Diabetes and Sudden Cardiac Death

Jennifer D. Smith, PharmD, CPP, BC-ADM, CDE; Valerie Clinard, PharmD


US Pharmacist. 2013;38(2):38-42. 

In This Article

Abstract and Introduction


Sudden cardiac death (SCD) has been associated with diabetes, although it is unclear whether diabetes is a risk factor for SCD. Diabetes is a risk factor for common preventable comorbidities associated with SCD, including coronary artery disease (CAD), myocardial infarction, and heart failure. Researchers are seeking ways to measure susceptibility to SCD, but because of SCD's multifactorial development, most likely no single test will be able to identify at-risk individuals. Until tests with proven predictive value are available, preventive efforts should focus on slowing the progression or development of cardiovascular diseases that frequently cause SCD. This can be accomplished by promptly initiating ACE inhibitors, angiotensin receptor blockers, beta-blockers, antiplatelet agents (aspirin), and possibly statin therapy for CAD, hypertension, and/or hypercholesterolemia. SCD prevention strategies for the general population are the same as those for patients with diabetes.


Sudden cardiac death (SCD) is an event that can occur in asymptomatic individuals, as well as in those with advanced cardiovascular (CV) disease.[1] SCD typically manifests as a structural abnormality coupled with a disturbance in cardiac electrical activity that leads to fatal arrhythmias.[1,2] However, in 5% to 10% of SCD cases, no definable structural cardiac abnormality exists.[3] Patients may either be asymptomatic or experience symptoms including palpitations, chest pain or discomfort, dyspnea, fatigue, or syncope.[3–5] Sudden cardiac arrest (SCA), in which an electrical malfunction causes the heart to stop abruptly, may occur in these patients; if the heart is not quickly shocked back into rhythm, SCD ensues. At least 90% to 95% of SCA cases in the community setting end in death before the patient receives medical assistance.[3,6]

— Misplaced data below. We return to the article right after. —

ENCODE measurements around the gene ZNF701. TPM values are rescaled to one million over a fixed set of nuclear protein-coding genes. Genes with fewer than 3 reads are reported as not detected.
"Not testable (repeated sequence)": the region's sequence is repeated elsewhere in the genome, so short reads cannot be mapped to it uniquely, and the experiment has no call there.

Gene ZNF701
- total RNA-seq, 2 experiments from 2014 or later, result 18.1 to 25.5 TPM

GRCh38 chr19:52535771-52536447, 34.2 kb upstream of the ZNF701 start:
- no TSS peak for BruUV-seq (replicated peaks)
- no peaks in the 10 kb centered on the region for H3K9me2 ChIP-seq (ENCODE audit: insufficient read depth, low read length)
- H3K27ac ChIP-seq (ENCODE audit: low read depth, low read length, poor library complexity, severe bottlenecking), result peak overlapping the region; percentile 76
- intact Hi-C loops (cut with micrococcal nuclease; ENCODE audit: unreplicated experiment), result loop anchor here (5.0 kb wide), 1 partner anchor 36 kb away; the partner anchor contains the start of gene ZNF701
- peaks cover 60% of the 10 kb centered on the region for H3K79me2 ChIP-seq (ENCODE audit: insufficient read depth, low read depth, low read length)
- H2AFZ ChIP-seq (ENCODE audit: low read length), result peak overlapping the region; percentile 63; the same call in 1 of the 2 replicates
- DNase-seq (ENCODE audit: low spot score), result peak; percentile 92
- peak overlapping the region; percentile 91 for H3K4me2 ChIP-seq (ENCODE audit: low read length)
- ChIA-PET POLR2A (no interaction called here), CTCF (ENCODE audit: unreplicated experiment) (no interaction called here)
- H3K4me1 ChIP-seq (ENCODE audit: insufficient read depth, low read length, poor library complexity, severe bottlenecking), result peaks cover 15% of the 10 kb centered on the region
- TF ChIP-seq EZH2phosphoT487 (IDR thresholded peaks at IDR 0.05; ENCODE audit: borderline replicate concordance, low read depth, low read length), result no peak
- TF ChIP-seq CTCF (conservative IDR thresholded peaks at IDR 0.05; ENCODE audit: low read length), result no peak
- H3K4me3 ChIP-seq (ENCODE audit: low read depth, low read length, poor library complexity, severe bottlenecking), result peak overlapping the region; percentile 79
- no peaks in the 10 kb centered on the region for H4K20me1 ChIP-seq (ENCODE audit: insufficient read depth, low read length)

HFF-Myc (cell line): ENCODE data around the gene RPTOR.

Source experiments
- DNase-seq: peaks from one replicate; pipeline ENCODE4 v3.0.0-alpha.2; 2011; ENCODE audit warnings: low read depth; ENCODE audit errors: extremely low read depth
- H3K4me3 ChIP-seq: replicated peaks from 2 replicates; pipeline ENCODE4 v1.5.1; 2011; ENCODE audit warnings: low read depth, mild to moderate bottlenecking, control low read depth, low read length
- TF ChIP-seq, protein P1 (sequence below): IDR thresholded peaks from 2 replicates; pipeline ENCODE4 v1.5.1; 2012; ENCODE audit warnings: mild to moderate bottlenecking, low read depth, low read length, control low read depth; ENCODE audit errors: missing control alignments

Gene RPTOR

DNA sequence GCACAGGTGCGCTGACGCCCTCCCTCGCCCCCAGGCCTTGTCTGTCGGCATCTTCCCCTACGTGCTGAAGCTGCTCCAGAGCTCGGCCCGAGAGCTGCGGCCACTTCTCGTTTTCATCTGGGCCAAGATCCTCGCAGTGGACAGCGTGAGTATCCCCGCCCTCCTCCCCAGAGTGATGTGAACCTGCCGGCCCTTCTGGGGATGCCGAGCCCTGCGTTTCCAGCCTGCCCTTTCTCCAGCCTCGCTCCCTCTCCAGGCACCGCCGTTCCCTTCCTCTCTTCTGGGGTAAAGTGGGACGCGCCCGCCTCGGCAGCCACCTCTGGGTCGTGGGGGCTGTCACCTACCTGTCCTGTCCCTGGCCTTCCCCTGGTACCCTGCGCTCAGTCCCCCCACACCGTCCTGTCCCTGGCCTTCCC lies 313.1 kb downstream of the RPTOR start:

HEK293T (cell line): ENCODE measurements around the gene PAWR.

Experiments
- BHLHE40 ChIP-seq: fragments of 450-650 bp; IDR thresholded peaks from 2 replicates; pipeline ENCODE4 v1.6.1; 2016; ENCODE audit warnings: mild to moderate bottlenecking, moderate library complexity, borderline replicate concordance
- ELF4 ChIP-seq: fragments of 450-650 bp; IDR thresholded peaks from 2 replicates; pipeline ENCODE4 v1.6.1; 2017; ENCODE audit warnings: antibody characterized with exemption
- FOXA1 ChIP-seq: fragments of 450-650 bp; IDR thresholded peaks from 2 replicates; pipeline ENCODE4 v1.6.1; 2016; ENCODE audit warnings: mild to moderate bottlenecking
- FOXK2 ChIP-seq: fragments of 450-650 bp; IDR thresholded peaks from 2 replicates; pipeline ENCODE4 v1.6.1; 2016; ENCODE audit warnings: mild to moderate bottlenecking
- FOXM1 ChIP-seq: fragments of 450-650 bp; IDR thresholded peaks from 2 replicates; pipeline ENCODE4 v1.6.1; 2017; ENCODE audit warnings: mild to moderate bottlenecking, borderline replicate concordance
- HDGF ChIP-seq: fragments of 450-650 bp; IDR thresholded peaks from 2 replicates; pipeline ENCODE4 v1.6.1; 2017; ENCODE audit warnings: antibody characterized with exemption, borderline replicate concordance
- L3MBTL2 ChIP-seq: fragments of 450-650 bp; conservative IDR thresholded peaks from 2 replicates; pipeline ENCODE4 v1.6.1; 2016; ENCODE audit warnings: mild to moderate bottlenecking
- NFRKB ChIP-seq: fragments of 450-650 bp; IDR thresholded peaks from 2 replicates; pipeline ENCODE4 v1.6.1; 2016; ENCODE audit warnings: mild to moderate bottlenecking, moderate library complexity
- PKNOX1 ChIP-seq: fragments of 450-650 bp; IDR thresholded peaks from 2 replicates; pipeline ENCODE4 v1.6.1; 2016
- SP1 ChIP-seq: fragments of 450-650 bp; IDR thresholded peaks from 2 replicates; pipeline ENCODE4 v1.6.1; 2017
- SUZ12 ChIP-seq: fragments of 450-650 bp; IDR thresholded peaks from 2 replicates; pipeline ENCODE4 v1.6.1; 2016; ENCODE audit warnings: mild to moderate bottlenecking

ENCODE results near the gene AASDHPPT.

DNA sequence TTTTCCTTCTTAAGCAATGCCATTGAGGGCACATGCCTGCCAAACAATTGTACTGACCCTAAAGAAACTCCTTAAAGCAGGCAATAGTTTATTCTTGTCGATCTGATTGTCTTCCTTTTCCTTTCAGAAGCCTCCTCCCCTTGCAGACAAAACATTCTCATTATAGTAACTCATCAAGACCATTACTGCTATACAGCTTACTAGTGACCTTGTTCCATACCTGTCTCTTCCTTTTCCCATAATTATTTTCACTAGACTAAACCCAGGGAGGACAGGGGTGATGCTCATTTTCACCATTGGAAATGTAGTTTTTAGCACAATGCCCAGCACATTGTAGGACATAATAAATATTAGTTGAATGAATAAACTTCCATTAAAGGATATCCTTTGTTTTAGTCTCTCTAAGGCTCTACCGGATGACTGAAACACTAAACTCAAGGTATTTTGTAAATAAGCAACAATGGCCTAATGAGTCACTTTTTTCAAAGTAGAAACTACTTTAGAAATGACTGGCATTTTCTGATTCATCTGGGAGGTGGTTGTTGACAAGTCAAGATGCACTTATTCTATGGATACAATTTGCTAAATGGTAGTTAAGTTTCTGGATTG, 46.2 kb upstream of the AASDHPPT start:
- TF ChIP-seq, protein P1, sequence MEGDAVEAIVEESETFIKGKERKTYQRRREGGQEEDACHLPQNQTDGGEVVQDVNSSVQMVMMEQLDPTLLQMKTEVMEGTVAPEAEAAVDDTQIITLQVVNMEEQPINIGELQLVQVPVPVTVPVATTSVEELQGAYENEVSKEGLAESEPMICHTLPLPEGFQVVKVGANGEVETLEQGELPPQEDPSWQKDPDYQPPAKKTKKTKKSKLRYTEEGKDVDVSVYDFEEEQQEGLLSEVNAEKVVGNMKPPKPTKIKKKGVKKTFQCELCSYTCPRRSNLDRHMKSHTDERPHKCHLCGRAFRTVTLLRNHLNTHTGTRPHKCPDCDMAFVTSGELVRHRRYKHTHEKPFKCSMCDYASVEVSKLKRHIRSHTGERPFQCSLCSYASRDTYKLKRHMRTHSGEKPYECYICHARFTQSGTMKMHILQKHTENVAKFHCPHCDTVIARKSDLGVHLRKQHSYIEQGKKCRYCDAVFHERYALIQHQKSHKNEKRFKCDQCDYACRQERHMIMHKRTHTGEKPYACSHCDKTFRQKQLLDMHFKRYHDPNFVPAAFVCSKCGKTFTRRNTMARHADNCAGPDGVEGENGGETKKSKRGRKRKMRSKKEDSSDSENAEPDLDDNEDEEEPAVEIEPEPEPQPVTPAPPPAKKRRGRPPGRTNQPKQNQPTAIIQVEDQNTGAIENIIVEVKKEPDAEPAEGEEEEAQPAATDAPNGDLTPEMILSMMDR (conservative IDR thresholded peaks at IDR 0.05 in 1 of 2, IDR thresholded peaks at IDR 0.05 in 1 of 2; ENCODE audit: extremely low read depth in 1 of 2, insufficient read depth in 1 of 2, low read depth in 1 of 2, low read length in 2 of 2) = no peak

In the United States, the annual number of SCDs is estimated to be between 250,000 and 300,000, with a predominance in males and an increased incidence with age for both genders.[1,3,6,7] SCD is the first cardiac event in approximately 55% of men and 68% of women, while in other cases SCD follows multiple cardiac events.[2,6] Unfortunately, the prevalence of SCD is difficult to determine since there previously was no unified definition of the condition. In general, SCD is defined as unexpected death occurring within a specific time frame after initial onset of cardiac symptoms.[8] Depending upon the study being reviewed for SCD, the time frame between symptom onset and death varies greatly, from less than 1 hour up to 24 hours.

The most common preventable comorbidities associated with SCD include coronary artery disease (CAD), myocardial infarction (MI), and heart failure (HF).[1] Since diabetes is a risk factor for these comorbidities, it has been deemed to have an association with SCD. The association between diabetes and SCD may involve a combination of macrovascular and microvascular complications that can affect the electrical system controlling cardiac rhythm, thus increasing the propensity for SCD.[9,10] With the number of diabetes patients growing in epidemic proportions (approximately 29.9 million in the U.S.), there is an urgent need to determine whether having diabetes increases one's risk for SCD.[11]